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Monday September 20th

CAPS addresses lack of AAPI representation at Mental Health Task Force meeting

<p>Screenshot from the Mental Health Task Force meeting on Friday, March 19, 2021.&nbsp;</p>
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Screenshot from the Mental Health Task Force meeting on Friday, March 19, 2021. 

UNC CAPS is currently in the process of hiring a trainee who can represent the Asian American and Pacific Islander community on its staff, Dr. Allen Hamrick O’Barr said at a meeting of the Mental Health Task Force on Thursday. 

At the meeting, students and faculty at UNC discussed how to help students who are struggling with identity trauma brought up by the current racial unrest.

What’s new?

  • O’Barr, the director of counseling and psychological services at UNC, addressed the lack of Asian American and Pacific Islander representation at CAPS at the start of the meeting. 
    • He said they were currently in the process of using gift money to hire a post-master's of social work fellow trainee. They are hoping to have the person hired by July. This is a temporary solution until the next time CAPS has staff turnover, O’Barr said.
  • Samantha Luu, associate director for UNC-CH Peer Support Core, has been working with different affinity groups based on identity and race.
    • In the Gillings School of Global Public Health, two Asian-identifying faculty members have created a pod for AAPI faculty, staff and students, Luu said.
    • It is difficult to extend this effort without volunteers coming forward to lead them, she said.
  • Eesha Desai, an undergraduate senator, said a group of students reached out to UNC Senate district representatives about AAPI representation in mental health. They provided a list of ideas for responses to racial violence that they would like to see in use, sent via email.
    • Topics within the email included a dedicated committee to determine protocol activation, timing of communal support, reaching out to student groups to acknowledge trauma, protection for absences and extensions and developing trainings similar to those in place at the University of California, San Francisco.
    • Jessica Lambert Ward, director of the Carolina Collaborative for Resilience, said these issues are exactly what the Carolina Collaborative Community is trying to build on with their community in their launch this fall.
      • “The overall goal of the collaborative is to provide non-clinical, identity-based trauma support and resources for our students through the use of resilience coaches,” Ward said.
      • Resilience coaches will be faculty and staff with whom a student may share an identity, she said. They will link students to support networks. Within the next month, they hope to begin recruiting coaches to train over summer, as to hit the ground running come fall, Ward said.
      • “We’re actually working with students to understand where sources of resilience can come from within themselves, whether that’s from their family or their spirituality or in community or in networking,” she said.
  • Isha Padhye, the co-chairperson for the Mental Health Committee within the UNC Student Government Executive Branch, posed the idea of creating a protocol for professors to give students time to process racial and identity trauma before jumping back into academic work.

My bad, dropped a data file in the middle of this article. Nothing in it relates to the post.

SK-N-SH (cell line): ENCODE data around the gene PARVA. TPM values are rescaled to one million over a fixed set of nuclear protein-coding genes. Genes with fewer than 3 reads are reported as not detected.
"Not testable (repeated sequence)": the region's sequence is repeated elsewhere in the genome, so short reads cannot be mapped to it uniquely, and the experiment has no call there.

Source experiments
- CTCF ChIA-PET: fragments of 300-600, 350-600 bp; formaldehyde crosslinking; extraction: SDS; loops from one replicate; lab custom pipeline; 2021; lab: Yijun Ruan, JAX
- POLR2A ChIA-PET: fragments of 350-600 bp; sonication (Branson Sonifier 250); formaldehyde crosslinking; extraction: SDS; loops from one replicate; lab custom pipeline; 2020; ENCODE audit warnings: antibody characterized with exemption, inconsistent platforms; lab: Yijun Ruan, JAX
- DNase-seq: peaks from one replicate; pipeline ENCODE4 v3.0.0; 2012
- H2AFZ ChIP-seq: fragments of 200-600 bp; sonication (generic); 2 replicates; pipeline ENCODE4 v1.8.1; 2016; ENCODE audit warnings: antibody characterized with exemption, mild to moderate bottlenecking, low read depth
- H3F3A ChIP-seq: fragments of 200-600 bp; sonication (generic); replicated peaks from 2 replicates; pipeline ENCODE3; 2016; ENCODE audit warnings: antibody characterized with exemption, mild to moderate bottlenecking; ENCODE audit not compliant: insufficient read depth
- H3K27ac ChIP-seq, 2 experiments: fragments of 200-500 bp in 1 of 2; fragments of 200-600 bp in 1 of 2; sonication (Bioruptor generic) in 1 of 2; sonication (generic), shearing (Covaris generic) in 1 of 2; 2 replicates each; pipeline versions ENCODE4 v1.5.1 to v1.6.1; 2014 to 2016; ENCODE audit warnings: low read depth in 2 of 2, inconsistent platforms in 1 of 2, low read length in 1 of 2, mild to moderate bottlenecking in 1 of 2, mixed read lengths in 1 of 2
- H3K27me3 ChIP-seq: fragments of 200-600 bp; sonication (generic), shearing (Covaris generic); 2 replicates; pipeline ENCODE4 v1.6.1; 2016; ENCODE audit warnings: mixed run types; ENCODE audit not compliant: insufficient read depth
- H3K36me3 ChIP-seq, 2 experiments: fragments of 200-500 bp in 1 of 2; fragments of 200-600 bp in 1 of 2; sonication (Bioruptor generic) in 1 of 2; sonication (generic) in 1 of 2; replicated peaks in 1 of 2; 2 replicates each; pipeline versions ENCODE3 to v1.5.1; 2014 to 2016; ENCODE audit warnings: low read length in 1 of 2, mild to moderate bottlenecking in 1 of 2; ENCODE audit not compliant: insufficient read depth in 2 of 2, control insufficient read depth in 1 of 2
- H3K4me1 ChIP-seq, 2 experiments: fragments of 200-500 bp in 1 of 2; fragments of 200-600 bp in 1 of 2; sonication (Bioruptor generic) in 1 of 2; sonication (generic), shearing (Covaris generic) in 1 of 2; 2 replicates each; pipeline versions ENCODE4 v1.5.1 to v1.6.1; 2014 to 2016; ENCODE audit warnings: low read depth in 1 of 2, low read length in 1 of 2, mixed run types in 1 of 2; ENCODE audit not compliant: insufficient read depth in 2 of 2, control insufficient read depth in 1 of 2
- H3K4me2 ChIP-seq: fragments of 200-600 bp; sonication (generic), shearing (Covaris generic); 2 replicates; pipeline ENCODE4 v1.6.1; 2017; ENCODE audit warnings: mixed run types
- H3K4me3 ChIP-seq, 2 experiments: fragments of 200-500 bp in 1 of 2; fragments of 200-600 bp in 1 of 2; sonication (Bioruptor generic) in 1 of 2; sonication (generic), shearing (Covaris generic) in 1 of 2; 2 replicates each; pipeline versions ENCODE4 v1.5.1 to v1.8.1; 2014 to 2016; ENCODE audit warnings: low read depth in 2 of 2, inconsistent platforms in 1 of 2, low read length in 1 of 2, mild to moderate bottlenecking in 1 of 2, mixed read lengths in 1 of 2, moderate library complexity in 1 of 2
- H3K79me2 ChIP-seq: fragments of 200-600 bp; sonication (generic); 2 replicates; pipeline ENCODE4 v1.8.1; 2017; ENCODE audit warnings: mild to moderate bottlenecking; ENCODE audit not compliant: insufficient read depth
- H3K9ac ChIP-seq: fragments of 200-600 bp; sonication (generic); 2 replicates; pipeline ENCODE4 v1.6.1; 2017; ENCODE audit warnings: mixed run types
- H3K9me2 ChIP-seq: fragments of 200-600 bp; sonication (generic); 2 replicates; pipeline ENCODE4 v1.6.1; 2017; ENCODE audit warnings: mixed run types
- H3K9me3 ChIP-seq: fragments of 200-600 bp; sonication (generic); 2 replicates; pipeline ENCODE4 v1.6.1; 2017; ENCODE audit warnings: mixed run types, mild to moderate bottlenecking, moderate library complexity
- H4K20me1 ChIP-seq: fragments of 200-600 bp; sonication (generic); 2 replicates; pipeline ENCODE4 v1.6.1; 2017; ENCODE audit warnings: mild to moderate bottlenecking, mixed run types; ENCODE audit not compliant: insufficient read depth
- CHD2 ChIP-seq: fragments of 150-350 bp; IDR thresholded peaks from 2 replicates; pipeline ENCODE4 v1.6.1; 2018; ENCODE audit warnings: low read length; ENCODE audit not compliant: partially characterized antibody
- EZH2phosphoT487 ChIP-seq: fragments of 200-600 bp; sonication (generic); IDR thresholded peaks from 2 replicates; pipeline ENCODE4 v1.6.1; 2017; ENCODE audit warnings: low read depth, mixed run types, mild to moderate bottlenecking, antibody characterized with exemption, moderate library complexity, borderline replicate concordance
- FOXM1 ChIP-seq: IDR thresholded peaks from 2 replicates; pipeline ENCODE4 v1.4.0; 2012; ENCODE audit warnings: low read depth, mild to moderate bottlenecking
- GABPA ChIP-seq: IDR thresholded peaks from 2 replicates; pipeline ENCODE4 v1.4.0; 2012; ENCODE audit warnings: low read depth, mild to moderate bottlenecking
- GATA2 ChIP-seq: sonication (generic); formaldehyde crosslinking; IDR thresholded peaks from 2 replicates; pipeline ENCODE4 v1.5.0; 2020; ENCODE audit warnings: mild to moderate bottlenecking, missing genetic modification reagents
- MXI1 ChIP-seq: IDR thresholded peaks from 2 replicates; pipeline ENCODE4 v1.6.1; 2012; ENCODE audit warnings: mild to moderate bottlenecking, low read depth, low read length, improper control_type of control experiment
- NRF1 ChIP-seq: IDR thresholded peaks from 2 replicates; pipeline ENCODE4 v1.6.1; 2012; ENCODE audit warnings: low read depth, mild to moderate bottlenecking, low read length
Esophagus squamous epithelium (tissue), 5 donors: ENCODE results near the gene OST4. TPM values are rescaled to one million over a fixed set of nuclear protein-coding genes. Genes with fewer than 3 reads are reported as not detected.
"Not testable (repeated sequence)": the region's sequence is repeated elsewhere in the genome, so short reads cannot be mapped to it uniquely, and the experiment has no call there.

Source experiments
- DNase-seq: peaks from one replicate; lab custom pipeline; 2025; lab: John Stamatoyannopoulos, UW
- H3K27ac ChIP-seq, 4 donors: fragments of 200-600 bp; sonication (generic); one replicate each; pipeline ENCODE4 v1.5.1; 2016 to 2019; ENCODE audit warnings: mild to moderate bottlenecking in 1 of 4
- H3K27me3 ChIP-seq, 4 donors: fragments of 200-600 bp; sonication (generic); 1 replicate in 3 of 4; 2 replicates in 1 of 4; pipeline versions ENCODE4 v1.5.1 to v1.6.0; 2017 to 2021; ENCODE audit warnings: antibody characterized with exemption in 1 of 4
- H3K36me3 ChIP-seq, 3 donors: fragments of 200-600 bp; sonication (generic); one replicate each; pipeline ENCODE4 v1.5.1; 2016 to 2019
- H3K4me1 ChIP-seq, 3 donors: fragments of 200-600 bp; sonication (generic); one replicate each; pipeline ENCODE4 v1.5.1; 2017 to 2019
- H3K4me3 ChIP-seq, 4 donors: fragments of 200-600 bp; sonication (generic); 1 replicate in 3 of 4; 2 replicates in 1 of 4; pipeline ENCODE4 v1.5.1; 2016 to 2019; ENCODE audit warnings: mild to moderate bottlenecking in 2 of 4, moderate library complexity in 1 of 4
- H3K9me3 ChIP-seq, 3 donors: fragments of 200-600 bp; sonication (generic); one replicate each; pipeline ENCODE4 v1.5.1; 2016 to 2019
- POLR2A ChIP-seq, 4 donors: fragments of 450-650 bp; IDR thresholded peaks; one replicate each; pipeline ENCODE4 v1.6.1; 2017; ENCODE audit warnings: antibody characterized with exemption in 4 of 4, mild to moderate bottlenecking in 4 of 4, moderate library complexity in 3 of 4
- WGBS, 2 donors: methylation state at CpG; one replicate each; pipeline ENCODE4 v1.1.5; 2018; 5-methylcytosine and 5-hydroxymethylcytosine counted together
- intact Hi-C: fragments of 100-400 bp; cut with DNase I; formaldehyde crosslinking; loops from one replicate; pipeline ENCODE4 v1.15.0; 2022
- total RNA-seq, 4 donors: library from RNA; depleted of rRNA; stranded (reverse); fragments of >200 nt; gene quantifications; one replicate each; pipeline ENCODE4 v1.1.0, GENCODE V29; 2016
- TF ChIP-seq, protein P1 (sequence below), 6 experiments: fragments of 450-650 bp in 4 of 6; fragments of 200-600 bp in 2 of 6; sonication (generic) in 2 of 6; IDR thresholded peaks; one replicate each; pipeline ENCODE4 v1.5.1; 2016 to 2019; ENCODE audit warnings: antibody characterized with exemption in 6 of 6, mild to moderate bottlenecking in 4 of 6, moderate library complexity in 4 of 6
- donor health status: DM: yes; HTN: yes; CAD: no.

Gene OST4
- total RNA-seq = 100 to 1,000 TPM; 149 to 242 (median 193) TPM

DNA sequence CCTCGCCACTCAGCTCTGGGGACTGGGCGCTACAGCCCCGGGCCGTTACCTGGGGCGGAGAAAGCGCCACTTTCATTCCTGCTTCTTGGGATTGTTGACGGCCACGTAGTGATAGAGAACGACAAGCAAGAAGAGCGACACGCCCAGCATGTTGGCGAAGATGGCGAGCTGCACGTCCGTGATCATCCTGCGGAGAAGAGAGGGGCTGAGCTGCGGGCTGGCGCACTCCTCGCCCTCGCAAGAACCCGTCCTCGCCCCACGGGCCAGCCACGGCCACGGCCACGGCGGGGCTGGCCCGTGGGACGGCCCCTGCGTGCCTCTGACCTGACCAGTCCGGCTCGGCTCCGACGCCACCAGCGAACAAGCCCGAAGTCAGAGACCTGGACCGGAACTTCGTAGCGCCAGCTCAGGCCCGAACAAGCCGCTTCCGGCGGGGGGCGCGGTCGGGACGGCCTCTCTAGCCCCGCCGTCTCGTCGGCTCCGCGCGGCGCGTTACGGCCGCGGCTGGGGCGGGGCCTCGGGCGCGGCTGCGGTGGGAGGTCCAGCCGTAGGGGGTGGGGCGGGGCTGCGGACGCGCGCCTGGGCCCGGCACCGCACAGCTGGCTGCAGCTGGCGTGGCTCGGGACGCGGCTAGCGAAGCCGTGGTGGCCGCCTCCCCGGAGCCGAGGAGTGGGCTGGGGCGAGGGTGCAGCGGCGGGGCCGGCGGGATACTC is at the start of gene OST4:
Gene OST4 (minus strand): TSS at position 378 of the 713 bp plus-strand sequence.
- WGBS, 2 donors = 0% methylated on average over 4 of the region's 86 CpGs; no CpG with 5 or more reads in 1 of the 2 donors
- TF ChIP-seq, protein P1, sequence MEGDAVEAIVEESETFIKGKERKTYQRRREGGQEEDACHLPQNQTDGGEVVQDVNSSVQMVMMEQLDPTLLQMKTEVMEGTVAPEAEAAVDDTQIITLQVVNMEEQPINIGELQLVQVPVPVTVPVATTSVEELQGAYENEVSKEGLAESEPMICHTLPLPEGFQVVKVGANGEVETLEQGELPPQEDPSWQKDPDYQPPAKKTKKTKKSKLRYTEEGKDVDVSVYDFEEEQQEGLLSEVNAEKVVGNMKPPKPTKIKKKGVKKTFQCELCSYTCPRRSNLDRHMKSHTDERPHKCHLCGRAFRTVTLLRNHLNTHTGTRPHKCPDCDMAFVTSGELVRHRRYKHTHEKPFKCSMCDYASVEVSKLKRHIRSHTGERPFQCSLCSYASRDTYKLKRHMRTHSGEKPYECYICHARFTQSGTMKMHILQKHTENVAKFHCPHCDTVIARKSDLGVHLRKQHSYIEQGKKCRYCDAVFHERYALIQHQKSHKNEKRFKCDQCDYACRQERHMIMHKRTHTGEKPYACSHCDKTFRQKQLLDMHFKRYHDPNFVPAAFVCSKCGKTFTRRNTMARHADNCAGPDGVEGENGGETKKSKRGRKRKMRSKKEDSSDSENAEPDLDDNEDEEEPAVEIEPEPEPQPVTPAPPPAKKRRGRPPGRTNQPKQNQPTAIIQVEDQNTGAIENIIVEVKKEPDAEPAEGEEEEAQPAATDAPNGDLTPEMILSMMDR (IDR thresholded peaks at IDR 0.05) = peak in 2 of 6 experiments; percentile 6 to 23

• Debbi Clarke, associate provost for strategy and special projects, who works closely with the Faculty Council and Educational Policy Committee, said they needed to help faculty, especially those from a majority background, understand racial trauma.
    • Cloe Liparini, director of education, community engagement and belonging within the University Office for Diversity & Inclusion, suggested that the University Diversity, Equity & Inclusion Council work with the deans of inclusive excellence to influence their specific school or unit to think about implementation.
  • Attendees then discussed the resources available for the upcoming weeks, during which dates such as the one-year anniversary since the death of George Floyd will occur, which may trigger racial trauma for some students.
    • Liparini said the DEI is working with the chancellor to make messages proactive rather than reactive.
    • Neel Swamy, president of the Graduate and Professional Student Government, suggested the creation of a comment box for students to share their thoughts with the task force, allowing them to reconfigure in preparation for next semester. 
  • Finally, funding for the ideas mentioned was discussed.
    • O’Barr said he would like to acknowledge that CAPS is making progress, but they are behind because there is no existing funding to make change.
    • Chancellor’s Fellow Nick Sengstaken is benchmarking how other schools are structuring their clinical and non-clinical support, and he said the University can look to its peers to see how they are funding themselves.

What’s next?

  • A representative from the Office of University Counsel will sit in on a future meeting to determine liabilities regarding a potential UNC crisis line, which was discussed at the previous meeting.
  • The task force plans to send out a message to students, letting them know that the task force is planning for the future, as well as affirming that there is a group looking out for students. 

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